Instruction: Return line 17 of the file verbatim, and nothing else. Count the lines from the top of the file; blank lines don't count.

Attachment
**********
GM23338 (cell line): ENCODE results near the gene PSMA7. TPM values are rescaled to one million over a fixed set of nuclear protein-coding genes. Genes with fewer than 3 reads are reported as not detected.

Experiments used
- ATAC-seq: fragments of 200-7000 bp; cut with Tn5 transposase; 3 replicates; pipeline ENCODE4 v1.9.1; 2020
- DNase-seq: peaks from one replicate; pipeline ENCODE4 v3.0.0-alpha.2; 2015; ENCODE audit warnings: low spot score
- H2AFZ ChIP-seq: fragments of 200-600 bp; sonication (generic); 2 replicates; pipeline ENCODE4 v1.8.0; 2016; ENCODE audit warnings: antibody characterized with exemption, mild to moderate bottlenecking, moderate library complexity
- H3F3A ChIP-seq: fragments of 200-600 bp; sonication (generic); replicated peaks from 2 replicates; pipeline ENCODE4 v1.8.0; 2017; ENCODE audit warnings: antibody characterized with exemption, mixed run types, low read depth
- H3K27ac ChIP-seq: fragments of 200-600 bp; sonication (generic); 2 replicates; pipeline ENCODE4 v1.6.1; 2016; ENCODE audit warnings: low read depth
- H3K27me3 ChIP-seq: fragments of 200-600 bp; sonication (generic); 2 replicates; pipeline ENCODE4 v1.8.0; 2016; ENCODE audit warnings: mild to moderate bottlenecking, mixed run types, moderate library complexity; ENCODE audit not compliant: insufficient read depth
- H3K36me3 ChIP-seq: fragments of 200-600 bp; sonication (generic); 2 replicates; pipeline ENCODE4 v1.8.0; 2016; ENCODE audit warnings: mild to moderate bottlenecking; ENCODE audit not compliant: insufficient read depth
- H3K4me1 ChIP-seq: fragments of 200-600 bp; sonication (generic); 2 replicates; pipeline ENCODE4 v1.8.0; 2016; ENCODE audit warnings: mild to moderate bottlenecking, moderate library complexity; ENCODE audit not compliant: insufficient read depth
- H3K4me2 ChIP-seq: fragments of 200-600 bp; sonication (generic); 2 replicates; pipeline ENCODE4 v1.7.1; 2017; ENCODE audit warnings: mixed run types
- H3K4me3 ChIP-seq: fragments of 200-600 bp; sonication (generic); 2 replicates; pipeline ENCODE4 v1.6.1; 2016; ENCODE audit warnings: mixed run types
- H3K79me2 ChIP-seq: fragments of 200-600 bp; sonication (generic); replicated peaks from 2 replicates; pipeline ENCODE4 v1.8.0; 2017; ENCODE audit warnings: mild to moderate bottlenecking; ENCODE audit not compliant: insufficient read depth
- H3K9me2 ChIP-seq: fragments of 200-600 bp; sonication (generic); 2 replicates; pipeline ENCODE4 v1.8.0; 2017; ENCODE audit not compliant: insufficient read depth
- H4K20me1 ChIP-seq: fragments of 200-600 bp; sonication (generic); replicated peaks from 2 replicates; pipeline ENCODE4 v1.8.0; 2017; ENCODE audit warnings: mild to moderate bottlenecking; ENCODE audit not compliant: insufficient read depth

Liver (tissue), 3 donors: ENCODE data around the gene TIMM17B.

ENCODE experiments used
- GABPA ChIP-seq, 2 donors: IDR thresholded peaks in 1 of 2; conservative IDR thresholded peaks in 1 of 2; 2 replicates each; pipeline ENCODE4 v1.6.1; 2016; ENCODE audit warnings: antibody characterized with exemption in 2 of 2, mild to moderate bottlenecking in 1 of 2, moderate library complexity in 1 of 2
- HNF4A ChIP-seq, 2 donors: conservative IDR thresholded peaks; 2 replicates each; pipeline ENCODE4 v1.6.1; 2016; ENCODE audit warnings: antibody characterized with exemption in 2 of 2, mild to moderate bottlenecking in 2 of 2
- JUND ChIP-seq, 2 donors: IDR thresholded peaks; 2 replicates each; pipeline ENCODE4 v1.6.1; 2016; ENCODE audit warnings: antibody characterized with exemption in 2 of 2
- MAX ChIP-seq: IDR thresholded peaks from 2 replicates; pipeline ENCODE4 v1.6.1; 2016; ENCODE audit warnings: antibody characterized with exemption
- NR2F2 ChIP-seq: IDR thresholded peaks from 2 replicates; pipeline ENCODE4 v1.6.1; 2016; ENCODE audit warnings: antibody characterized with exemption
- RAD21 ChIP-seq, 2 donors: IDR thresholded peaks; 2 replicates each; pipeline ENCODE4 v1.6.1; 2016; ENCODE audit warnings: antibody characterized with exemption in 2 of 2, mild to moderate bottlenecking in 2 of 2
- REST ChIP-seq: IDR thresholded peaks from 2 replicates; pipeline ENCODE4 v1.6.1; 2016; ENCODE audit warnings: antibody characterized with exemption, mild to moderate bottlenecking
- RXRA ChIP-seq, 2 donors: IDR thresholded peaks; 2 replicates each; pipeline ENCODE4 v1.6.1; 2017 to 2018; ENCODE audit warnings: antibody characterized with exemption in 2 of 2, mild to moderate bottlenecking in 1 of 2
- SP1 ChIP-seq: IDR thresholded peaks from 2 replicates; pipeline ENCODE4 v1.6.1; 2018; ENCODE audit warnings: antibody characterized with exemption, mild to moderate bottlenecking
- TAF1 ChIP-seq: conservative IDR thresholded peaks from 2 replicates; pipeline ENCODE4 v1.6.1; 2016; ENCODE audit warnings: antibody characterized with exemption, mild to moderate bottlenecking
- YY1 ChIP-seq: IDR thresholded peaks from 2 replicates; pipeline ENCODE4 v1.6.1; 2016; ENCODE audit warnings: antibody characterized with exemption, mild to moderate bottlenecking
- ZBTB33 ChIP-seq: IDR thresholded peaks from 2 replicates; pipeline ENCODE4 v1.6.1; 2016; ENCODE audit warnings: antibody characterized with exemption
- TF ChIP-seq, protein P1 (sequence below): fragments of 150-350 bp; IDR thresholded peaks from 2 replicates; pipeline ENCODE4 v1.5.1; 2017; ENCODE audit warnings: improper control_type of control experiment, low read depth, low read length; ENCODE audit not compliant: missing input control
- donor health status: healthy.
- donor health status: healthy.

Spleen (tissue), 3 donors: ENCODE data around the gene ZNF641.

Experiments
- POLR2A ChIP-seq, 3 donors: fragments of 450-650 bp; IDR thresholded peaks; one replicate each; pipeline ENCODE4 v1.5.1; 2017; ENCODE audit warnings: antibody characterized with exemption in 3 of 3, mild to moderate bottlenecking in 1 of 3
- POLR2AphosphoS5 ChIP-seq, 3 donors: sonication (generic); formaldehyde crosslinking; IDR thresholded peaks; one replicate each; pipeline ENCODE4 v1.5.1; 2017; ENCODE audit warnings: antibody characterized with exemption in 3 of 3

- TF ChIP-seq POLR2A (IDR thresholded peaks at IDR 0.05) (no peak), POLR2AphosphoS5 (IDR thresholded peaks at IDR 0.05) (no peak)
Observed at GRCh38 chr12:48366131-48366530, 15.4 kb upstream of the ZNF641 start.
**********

ENCODE experiments used